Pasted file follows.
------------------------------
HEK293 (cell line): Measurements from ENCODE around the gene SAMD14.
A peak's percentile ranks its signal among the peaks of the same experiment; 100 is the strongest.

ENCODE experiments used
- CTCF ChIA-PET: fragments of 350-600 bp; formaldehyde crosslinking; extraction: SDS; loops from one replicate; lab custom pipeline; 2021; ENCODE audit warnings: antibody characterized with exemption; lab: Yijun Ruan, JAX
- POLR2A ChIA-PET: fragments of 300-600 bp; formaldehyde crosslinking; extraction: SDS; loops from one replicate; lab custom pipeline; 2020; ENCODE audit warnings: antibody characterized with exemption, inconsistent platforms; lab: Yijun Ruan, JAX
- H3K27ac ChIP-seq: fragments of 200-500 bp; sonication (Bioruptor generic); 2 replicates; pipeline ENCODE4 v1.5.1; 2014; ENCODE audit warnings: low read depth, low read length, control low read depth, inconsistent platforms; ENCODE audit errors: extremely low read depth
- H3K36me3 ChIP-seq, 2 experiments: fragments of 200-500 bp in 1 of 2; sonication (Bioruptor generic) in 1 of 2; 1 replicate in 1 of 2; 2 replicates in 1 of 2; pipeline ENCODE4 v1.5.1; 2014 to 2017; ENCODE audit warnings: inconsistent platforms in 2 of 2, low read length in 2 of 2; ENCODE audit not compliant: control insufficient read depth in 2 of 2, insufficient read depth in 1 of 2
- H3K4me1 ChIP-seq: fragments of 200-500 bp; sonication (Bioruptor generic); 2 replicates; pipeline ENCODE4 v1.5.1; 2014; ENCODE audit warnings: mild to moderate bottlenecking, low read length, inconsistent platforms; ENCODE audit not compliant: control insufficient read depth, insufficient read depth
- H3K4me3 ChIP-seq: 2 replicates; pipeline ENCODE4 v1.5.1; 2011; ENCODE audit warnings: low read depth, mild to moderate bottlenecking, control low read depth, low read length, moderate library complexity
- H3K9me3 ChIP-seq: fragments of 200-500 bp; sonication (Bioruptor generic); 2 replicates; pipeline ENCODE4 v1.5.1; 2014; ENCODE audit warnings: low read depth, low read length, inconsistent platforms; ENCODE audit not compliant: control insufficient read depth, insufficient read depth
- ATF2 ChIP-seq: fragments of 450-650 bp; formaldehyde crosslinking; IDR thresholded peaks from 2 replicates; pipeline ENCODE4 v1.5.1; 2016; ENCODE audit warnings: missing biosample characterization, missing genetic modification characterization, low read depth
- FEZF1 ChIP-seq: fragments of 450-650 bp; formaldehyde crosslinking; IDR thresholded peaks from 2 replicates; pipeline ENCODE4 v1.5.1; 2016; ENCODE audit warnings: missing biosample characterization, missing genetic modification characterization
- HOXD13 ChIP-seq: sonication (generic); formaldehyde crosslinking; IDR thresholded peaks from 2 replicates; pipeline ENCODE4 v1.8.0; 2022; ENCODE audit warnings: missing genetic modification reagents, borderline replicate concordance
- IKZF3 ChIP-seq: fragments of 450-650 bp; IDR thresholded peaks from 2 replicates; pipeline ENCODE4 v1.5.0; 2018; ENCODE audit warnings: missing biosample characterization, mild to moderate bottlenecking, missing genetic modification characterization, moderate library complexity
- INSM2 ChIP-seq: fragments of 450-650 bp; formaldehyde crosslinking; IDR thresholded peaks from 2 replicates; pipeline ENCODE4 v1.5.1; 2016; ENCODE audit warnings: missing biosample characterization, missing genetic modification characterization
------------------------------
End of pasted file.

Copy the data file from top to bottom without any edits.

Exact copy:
HEK293 (cell line): Measurements from ENCODE around the gene SAMD14.
A peak's percentile ranks its signal among the peaks of the same experiment; 100 is the strongest.

ENCODE experiments used
- CTCF ChIA-PET: fragments of 350-600 bp; formaldehyde crosslinking; extraction: SDS; loops from one replicate; lab custom pipeline; 2021; ENCODE audit warnings: antibody characterized with exemption; lab: Yijun Ruan, JAX
- POLR2A ChIA-PET: fragments of 300-600 bp; formaldehyde crosslinking; extraction: SDS; loops from one replicate; lab custom pipeline; 2020; ENCODE audit warnings: antibody characterized with exemption, inconsistent platforms; lab: Yijun Ruan, JAX
- H3K27ac ChIP-seq: fragments of 200-500 bp; sonication (Bioruptor generic); 2 replicates; pipeline ENCODE4 v1.5.1; 2014; ENCODE audit warnings: low read depth, low read length, control low read depth, inconsistent platforms; ENCODE audit errors: extremely low read depth
- H3K36me3 ChIP-seq, 2 experiments: fragments of 200-500 bp in 1 of 2; sonication (Bioruptor generic) in 1 of 2; 1 replicate in 1 of 2; 2 replicates in 1 of 2; pipeline ENCODE4 v1.5.1; 2014 to 2017; ENCODE audit warnings: inconsistent platforms in 2 of 2, low read length in 2 of 2; ENCODE audit not compliant: control insufficient read depth in 2 of 2, insufficient read depth in 1 of 2
- H3K4me1 ChIP-seq: fragments of 200-500 bp; sonication (Bioruptor generic); 2 replicates; pipeline ENCODE4 v1.5.1; 2014; ENCODE audit warnings: mild to moderate bottlenecking, low read length, inconsistent platforms; ENCODE audit not compliant: control insufficient read depth, insufficient read depth
- H3K4me3 ChIP-seq: 2 replicates; pipeline ENCODE4 v1.5.1; 2011; ENCODE audit warnings: low read depth, mild to moderate bottlenecking, control low read depth, low read length, moderate library complexity
- H3K9me3 ChIP-seq: fragments of 200-500 bp; sonication (Bioruptor generic); 2 replicates; pipeline ENCODE4 v1.5.1; 2014; ENCODE audit warnings: low read depth, low read length, inconsistent platforms; ENCODE audit not compliant: control insufficient read depth, insufficient read depth
- ATF2 ChIP-seq: fragments of 450-650 bp; formaldehyde crosslinking; IDR thresholded peaks from 2 replicates; pipeline ENCODE4 v1.5.1; 2016; ENCODE audit warnings: missing biosample characterization, missing genetic modification characterization, low read depth
- FEZF1 ChIP-seq: fragments of 450-650 bp; formaldehyde crosslinking; IDR thresholded peaks from 2 replicates; pipeline ENCODE4 v1.5.1; 2016; ENCODE audit warnings: missing biosample characterization, missing genetic modification characterization
- HOXD13 ChIP-seq: sonication (generic); formaldehyde crosslinking; IDR thresholded peaks from 2 replicates; pipeline ENCODE4 v1.8.0; 2022; ENCODE audit warnings: missing genetic modification reagents, borderline replicate concordance
- IKZF3 ChIP-seq: fragments of 450-650 bp; IDR thresholded peaks from 2 replicates; pipeline ENCODE4 v1.5.0; 2018; ENCODE audit warnings: missing biosample characterization, mild to moderate bottlenecking, missing genetic modification characterization, moderate library complexity
- INSM2 ChIP-seq: fragments of 450-650 bp; formaldehyde crosslinking; IDR thresholded peaks from 2 replicates; pipeline ENCODE4 v1.5.1; 2016; ENCODE audit warnings: missing biosample characterization, missing genetic modification characterization